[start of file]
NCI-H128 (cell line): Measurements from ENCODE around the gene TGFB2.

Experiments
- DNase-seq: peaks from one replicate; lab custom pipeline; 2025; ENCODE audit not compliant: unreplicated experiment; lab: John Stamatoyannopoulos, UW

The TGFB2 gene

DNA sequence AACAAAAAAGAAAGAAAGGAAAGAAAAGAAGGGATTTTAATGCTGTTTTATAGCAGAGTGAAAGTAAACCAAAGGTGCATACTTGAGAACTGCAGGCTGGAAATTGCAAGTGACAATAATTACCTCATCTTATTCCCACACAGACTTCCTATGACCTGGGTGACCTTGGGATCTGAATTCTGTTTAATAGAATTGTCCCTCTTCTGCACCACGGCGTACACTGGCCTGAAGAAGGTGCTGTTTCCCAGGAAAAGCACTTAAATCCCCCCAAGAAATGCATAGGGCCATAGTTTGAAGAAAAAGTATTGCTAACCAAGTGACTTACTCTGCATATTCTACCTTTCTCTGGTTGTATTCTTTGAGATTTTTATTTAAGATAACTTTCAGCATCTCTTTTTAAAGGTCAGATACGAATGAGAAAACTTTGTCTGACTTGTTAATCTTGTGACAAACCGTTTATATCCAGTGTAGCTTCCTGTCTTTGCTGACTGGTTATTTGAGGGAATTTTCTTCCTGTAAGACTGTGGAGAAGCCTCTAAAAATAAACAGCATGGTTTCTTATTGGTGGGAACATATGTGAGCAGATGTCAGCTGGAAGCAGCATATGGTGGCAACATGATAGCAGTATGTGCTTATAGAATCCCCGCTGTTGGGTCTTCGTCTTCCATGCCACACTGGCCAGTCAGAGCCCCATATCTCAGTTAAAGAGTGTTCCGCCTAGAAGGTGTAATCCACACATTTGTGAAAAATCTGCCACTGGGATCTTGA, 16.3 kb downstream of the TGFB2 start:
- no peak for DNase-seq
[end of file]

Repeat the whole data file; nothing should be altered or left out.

NCI-H128 (cell line): Measurements from ENCODE around the gene TGFB2.

Experiments
- DNase-seq: peaks from one replicate; lab custom pipeline; 2025; ENCODE audit not compliant: unreplicated experiment; lab: John Stamatoyannopoulos, UW

The TGFB2 gene

DNA sequence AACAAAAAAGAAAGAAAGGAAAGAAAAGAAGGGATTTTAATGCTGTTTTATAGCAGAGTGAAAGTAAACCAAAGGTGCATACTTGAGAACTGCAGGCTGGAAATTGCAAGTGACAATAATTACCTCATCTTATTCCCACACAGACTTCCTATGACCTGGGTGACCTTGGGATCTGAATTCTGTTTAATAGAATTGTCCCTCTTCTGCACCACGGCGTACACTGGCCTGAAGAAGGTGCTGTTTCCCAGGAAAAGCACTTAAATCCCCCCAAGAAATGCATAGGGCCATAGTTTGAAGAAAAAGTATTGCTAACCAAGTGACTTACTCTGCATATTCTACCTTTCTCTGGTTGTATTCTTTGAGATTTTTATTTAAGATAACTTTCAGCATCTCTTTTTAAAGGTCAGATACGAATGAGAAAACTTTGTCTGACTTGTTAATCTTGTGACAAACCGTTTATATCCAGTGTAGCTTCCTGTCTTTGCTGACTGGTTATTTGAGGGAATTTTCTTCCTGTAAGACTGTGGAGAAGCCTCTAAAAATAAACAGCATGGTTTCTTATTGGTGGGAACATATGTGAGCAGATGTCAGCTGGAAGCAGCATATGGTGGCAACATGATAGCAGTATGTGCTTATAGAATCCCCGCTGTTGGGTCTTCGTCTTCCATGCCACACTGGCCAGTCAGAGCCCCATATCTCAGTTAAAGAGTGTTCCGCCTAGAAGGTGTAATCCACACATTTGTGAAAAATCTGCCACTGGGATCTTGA, 16.3 kb downstream of the TGFB2 start:
- no peak for DNase-seq